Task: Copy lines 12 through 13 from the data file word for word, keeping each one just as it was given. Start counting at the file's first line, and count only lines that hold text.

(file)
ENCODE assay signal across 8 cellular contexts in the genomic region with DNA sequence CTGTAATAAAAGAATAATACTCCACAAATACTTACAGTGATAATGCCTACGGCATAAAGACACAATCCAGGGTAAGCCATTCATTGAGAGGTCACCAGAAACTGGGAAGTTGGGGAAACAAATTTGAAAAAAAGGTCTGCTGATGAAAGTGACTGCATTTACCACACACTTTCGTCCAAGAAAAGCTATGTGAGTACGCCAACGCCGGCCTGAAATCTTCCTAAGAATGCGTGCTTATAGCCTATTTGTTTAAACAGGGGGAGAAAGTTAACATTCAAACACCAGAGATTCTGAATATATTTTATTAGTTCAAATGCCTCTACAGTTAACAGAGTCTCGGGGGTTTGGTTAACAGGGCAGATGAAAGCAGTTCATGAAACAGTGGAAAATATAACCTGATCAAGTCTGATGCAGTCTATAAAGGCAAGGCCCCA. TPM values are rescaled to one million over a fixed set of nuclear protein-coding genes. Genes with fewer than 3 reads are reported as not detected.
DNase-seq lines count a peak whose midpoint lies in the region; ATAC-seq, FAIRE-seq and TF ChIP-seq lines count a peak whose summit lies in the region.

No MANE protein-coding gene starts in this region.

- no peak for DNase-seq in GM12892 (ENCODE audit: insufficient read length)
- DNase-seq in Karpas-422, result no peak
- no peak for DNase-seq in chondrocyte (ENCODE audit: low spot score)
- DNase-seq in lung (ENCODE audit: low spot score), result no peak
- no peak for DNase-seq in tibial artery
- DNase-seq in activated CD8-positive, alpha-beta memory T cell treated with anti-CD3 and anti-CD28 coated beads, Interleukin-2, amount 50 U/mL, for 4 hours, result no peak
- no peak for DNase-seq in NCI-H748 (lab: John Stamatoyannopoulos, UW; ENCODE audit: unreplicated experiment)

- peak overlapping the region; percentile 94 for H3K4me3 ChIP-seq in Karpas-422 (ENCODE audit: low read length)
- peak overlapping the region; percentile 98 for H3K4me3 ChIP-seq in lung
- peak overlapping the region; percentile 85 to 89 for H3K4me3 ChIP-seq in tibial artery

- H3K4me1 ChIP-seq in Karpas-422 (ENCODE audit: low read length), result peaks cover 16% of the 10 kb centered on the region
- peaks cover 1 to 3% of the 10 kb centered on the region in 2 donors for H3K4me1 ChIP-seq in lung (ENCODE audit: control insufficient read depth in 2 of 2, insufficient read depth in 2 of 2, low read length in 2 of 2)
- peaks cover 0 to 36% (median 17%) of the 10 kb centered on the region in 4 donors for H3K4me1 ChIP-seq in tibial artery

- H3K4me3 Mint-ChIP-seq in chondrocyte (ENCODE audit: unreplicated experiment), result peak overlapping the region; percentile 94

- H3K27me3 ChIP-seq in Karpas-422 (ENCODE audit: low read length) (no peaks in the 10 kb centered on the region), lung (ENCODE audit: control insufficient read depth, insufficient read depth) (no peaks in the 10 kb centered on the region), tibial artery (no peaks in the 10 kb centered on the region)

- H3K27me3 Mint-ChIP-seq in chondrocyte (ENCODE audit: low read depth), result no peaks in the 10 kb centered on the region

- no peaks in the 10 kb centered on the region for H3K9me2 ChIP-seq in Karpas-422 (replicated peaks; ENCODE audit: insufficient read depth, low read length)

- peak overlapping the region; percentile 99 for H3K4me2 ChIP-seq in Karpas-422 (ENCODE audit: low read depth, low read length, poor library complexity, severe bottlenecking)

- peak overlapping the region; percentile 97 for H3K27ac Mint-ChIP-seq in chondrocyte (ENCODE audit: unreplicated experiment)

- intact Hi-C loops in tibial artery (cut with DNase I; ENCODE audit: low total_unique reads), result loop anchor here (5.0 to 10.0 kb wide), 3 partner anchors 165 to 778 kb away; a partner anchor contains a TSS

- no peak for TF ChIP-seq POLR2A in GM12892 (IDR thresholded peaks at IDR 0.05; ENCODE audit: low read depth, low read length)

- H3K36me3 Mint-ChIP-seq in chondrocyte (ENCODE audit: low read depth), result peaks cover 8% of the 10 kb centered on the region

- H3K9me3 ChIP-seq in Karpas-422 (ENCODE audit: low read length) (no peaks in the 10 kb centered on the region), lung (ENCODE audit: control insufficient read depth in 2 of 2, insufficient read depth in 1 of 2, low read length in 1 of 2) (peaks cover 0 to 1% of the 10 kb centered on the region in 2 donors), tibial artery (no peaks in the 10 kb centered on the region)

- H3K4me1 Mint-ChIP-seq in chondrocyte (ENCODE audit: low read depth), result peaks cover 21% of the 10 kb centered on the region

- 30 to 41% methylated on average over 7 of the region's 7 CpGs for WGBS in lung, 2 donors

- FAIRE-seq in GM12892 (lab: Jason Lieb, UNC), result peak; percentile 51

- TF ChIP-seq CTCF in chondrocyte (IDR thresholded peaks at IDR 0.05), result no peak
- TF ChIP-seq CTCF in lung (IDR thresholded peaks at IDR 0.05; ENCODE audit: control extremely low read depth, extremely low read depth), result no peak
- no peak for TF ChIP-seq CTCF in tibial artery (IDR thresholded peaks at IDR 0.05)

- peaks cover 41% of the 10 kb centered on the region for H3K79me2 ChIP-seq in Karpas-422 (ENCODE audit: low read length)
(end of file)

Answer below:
- peak overlapping the region; percentile 98 for H3K4me3 ChIP-seq in lung
- peak overlapping the region; percentile 85 to 89 for H3K4me3 ChIP-seq in tibial artery